Question:    I live in a condo subdivision with 176 units in Virginia Beach. Our board threatened to not open our pool this year citing the pool was too expensive to keep open. When we as homeowners purchased in this development we purchased the pool and use of it. I would think it would be pretty much understood all homeowners whether they use the pool or not are responsible via their association fees to maintain the pool and all common areas. If the cost of maintaining the pool increases, like anything else for that matter, shouldn’t the board just raise the association fees to keep the pool open. Can the board decide to just close the pool that we essentially own?

Answer:    Generally, the Board has the authority to make all decisions relating to the Association, unless your governing documents say otherwise. Assuming that your documents say nothing specific about operating the pool, the Board likely has this authority.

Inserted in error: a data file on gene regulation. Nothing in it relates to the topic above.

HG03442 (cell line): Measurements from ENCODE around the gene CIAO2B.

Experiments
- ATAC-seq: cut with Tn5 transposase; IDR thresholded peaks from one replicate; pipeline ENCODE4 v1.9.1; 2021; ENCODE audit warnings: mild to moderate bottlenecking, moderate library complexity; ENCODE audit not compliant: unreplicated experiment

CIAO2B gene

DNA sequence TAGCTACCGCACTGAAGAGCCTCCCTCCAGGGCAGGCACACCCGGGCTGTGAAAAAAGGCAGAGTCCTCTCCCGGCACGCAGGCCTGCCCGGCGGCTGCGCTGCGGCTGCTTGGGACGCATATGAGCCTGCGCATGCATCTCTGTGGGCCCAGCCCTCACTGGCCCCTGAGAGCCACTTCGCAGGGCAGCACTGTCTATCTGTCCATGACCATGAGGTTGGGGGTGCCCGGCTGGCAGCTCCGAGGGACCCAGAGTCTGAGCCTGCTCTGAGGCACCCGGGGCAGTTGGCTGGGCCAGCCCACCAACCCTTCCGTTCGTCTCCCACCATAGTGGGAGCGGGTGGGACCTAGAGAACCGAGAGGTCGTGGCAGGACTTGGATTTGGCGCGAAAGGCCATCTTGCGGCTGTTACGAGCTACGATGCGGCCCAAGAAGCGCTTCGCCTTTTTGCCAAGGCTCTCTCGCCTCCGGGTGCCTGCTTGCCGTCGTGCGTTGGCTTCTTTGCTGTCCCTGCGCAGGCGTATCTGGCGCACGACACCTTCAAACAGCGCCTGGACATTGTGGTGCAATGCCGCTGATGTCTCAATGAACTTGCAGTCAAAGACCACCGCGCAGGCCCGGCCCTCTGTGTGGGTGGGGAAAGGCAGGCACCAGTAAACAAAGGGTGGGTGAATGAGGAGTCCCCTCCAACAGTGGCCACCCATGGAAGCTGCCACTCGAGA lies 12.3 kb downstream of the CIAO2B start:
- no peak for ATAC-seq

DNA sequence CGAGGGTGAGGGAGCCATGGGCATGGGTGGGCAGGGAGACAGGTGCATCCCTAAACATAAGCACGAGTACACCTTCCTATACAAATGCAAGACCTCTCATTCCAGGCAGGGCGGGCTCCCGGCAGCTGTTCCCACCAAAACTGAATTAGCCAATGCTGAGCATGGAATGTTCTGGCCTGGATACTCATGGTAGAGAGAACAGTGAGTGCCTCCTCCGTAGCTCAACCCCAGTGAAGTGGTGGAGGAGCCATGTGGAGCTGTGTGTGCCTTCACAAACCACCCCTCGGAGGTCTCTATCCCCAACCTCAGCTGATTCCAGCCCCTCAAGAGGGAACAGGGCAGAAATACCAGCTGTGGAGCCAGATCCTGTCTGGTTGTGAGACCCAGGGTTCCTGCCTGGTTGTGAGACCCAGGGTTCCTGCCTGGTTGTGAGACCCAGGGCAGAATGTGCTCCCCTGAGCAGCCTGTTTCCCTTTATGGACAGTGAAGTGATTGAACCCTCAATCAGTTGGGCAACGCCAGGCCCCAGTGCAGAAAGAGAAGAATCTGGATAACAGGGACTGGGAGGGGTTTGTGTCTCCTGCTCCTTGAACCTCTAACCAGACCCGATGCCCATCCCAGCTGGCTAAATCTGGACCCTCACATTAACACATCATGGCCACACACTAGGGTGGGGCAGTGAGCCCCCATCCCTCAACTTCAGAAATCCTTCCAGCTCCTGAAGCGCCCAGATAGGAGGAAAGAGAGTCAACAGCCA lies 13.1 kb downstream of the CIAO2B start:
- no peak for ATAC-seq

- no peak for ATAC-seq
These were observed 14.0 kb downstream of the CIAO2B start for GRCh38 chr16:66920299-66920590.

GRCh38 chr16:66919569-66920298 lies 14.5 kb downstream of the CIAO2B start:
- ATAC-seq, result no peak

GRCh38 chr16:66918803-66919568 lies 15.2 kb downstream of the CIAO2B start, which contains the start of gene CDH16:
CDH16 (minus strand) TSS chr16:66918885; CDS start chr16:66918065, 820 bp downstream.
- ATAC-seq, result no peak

Consider that the Board is in a very tough position, as the decision to raise dues would be just as unpopular (perhaps more) than the decision to close the pool. Consider also that the Board may not have the legal authority to raise the dues over a certain amount without a full-blown owner vote (depending on what your documents allow), leaving them with no choice.

You are unhappy with the Board’s decision, but what is the general feeling among the other owners? If you believe that most owners would gladly pay the increased dues in order to keep the pool open, then perhaps you should organize an owner group to gather opinions and share these thoughts with the Board, or to call an owner meeting at which people can appear and voice their opinions. You may also be able to convince the Board to view the results of an owner survey before making their decision final.